On 31 August 1941, the Soviet Politburo issued a resolution entitled “On Germans, living on the territory of the Ukrainian SSR.” This decree ordered the mobilization of all Russian-German men aged 16-60 in Ukraine into construction battalions. The NKVD rounded up these men under the pretext that their ethnicity made them “anti-Soviet elements.” By 3 September 1941, the NKVD had formed 13 forced labor battalions with a total 18,600 men. The NKVD sent these Russian-German men to the Ivdel, Solikamsk and Bogoslav labor camps in the Urals without trial. In Ivdel they felled trees. In Solikamsk and Bogoslav they built large factory complexes. These men formed the first wave of Russian-Germans forcibly inducted into the labor army (trudarmiia).
The legal conditions of the Ukrainian born Russian-Germans mobilized into construction battalions rapidly deteriorated during the fall of 1941. On 11 September 1941, the NKVD reorganized these battalions into work colonies and assigned responsibility for their supply and organization to GULag. By 20 November 1941, they had come under GULag discipline. The NKVD housed them in barracks and prohibited them from leaving their assigned labor columns. They had to carry special ID cards noting this legal prohibition. On 2 January 1942, the NKVD again intensified the regimentation of these forced laborers. They issued new instructions for organizing the life and work of the mobilized Russian-Germans. These instructions created a special zone around their barracks patrolled by armed guards and dogs to prevent escapes. They also established a minimum ten-hour workday with only one day off every ten days. A large part of the instructions dealt with punishment for failure to fulfill work quotas, violating discipline or damaging state property. Administrative punishments ranged from a verbal dressing down to ten days of solitary confinement with only a half hour exercise break each day under armed escort. Men in solitary confinement had to sleep on the naked floor. Special NKVD boards tried serious and habitual offenses. These boards had the authority to impose the death penalty. The men in what later became the labor army occupied a social and legal position in the USSR not significantly above that of convicted prisoners.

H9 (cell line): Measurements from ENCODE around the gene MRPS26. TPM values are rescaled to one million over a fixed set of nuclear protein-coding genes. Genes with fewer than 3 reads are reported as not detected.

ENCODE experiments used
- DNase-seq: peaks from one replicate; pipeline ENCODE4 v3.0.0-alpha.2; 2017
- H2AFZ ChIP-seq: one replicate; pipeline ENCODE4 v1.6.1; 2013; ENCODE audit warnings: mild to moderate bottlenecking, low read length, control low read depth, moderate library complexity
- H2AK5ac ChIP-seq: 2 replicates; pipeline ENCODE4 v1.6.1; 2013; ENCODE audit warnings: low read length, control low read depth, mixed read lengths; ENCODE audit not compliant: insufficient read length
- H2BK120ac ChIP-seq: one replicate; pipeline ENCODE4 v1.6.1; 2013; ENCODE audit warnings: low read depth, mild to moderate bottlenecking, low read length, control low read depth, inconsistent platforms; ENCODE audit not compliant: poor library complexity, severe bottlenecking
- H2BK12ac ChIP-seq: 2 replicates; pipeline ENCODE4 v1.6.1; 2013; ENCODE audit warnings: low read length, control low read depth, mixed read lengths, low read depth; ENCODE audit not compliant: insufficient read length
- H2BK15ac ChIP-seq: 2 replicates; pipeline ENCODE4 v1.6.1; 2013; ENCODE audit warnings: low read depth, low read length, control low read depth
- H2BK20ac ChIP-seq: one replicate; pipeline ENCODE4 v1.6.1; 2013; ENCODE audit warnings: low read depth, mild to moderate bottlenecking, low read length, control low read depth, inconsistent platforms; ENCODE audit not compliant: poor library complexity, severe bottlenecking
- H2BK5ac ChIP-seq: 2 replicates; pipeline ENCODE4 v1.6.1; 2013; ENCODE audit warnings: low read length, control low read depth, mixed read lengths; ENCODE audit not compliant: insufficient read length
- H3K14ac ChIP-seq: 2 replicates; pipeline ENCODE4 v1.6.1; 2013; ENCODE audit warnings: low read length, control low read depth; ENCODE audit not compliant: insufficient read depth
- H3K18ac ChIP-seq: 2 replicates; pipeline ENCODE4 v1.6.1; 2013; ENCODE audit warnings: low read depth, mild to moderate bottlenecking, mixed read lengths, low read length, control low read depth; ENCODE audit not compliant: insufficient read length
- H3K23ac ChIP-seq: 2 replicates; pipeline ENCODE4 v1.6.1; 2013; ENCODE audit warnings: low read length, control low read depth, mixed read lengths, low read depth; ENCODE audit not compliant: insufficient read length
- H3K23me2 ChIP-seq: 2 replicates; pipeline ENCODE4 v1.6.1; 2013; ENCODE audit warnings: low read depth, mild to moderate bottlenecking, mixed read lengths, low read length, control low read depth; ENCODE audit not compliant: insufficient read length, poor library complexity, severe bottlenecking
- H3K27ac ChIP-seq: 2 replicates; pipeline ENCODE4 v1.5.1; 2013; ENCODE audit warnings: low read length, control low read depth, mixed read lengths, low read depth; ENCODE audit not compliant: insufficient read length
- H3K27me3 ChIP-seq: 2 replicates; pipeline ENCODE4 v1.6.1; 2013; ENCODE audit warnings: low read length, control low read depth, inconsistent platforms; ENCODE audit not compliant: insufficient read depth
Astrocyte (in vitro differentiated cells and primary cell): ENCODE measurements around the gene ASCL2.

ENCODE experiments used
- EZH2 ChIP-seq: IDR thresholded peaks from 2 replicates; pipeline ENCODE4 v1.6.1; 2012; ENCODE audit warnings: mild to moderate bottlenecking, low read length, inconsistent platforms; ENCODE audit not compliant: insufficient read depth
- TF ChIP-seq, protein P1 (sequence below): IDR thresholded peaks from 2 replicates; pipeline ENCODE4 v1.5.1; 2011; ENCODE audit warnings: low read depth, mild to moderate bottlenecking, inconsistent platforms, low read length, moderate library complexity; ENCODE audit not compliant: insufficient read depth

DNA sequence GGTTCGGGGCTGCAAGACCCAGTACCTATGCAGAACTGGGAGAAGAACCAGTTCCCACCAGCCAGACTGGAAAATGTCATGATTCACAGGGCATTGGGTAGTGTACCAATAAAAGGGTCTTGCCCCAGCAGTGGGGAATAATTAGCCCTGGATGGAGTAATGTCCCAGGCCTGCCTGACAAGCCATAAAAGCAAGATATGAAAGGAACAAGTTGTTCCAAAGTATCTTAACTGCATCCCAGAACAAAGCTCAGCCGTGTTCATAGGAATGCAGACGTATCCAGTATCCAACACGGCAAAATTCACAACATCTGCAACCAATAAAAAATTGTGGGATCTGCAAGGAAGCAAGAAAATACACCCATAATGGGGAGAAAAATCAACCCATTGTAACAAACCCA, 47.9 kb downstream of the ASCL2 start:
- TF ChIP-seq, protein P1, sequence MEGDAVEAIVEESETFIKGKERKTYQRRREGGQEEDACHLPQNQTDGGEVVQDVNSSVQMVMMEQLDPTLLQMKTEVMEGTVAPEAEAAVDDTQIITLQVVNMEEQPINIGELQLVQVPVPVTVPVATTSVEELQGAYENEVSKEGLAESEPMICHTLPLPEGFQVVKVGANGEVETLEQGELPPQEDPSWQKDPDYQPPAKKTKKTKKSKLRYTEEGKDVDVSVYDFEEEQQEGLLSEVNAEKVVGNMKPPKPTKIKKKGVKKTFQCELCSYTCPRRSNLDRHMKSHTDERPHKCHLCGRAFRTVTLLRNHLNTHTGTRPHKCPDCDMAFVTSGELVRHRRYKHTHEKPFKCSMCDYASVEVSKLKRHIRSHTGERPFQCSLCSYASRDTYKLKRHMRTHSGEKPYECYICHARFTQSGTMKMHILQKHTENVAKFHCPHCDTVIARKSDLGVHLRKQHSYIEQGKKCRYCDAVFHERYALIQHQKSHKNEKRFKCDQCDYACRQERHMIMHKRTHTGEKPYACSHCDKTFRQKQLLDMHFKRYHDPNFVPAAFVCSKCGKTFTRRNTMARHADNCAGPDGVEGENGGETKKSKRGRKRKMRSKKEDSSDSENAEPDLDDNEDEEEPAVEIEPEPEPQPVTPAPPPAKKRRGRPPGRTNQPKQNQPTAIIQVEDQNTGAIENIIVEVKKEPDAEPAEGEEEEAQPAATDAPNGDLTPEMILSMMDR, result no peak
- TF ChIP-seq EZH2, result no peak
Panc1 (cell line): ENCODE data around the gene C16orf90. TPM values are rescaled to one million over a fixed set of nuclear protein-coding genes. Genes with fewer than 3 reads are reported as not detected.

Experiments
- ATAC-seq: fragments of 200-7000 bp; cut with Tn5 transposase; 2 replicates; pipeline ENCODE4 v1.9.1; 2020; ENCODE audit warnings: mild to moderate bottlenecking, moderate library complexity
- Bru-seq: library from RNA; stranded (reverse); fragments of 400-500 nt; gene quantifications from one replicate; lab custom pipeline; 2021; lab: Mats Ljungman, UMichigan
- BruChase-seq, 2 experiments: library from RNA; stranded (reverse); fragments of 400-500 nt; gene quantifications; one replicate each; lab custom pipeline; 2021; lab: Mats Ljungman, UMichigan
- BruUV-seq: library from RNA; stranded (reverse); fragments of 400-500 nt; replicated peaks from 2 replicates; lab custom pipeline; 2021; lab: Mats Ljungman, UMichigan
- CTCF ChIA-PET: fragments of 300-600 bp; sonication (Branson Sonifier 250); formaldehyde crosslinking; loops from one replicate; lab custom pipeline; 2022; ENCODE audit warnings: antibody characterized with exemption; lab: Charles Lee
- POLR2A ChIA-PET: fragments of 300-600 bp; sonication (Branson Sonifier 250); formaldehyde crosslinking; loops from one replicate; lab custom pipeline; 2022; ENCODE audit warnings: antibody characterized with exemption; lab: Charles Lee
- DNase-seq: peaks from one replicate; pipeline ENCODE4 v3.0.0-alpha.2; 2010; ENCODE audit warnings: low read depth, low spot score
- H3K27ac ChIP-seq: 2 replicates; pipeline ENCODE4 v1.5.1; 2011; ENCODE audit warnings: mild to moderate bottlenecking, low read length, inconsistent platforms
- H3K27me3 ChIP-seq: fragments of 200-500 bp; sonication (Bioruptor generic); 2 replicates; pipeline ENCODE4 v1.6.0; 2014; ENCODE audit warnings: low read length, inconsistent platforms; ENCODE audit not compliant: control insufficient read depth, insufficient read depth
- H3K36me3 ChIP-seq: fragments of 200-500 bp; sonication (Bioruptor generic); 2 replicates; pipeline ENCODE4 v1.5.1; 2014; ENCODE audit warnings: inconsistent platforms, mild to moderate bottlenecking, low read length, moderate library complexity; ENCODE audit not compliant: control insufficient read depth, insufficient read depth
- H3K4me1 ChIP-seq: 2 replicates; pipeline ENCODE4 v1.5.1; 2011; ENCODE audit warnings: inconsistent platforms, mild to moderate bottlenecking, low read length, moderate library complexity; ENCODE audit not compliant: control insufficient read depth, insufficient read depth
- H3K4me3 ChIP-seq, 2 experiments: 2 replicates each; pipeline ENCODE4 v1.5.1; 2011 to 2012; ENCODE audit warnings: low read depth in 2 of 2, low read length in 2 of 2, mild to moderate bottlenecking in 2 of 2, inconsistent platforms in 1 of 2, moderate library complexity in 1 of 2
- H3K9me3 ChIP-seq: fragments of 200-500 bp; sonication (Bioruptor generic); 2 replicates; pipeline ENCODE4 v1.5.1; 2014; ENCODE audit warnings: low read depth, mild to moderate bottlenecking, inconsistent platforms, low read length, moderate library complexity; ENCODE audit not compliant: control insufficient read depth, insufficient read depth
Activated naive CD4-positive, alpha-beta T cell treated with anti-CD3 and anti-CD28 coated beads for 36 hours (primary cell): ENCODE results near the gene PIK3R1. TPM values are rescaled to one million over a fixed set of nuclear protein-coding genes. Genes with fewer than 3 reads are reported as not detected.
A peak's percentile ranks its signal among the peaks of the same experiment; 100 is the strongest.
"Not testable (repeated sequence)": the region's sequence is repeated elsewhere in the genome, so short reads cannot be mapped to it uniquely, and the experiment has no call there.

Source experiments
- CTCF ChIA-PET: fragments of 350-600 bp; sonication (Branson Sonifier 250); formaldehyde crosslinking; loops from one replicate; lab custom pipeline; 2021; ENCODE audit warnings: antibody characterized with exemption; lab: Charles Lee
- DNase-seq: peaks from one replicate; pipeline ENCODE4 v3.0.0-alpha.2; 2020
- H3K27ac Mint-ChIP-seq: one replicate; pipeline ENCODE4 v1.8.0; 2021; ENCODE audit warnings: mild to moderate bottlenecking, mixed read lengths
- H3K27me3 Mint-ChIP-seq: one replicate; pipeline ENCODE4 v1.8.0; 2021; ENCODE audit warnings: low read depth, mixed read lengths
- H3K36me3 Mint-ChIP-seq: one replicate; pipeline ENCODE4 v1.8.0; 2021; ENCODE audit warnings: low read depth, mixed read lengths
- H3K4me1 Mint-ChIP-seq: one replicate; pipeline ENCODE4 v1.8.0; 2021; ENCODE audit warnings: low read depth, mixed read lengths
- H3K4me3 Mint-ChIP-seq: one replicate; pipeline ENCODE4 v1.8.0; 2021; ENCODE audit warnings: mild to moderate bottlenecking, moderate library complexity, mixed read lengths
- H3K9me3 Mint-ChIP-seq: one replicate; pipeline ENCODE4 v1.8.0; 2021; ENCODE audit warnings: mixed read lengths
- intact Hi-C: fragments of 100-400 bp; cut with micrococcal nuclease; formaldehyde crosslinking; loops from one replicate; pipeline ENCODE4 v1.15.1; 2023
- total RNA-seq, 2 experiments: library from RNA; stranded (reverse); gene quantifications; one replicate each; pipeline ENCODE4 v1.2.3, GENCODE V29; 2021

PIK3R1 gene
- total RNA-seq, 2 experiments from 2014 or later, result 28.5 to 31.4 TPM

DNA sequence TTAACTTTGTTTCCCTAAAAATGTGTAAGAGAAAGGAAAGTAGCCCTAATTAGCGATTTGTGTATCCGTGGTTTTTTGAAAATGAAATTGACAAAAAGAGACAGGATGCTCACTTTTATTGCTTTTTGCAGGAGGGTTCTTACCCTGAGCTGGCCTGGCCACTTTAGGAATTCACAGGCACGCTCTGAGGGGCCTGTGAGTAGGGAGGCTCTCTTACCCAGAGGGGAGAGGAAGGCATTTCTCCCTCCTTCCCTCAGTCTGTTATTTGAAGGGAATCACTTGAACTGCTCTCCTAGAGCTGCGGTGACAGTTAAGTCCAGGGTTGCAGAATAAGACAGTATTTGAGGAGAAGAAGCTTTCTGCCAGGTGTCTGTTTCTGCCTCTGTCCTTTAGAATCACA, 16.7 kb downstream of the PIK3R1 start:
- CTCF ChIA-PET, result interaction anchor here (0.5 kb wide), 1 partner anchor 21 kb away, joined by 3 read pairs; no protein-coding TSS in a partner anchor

Material conditions in the labor camps for the mobilized Russian-Germans proved to be deadly. They lacked warm clothing, blankets, shoes, bedding and sufficient food. Frostbite and exposure afflicted and even killed many men working outside during the winter. Malnutrition related maladies such as scurvy and pellagra became common due to a lack of protein and vitamins. Overpopulated, damp and unsanitary barracks led to epidemics of typhus, tuberculosis, dysentery and other diseases. These poor material conditions led to massive excess mortality. Between January and July 1942, the NKVD recorded the death of 17.6% of the mobilized Russian-Germans in Solikamsk and 12.6% in Bogoslav. Many of the men sent from Ukraine to the camps in the Urals in September 1941 never returned.
N.F. Bugai, ed., Mobilizovat’ nemtsev v rabochie kolonny…I. Stalin” : Sbornik dokumentov (1940-e gody) (Moscow: Gotika, 1998).
A.A. German and A.N. Kurochkin, Nemtsy SSSR v trudovoi armii (1941-1955) (Moscow: Gotika, 1998).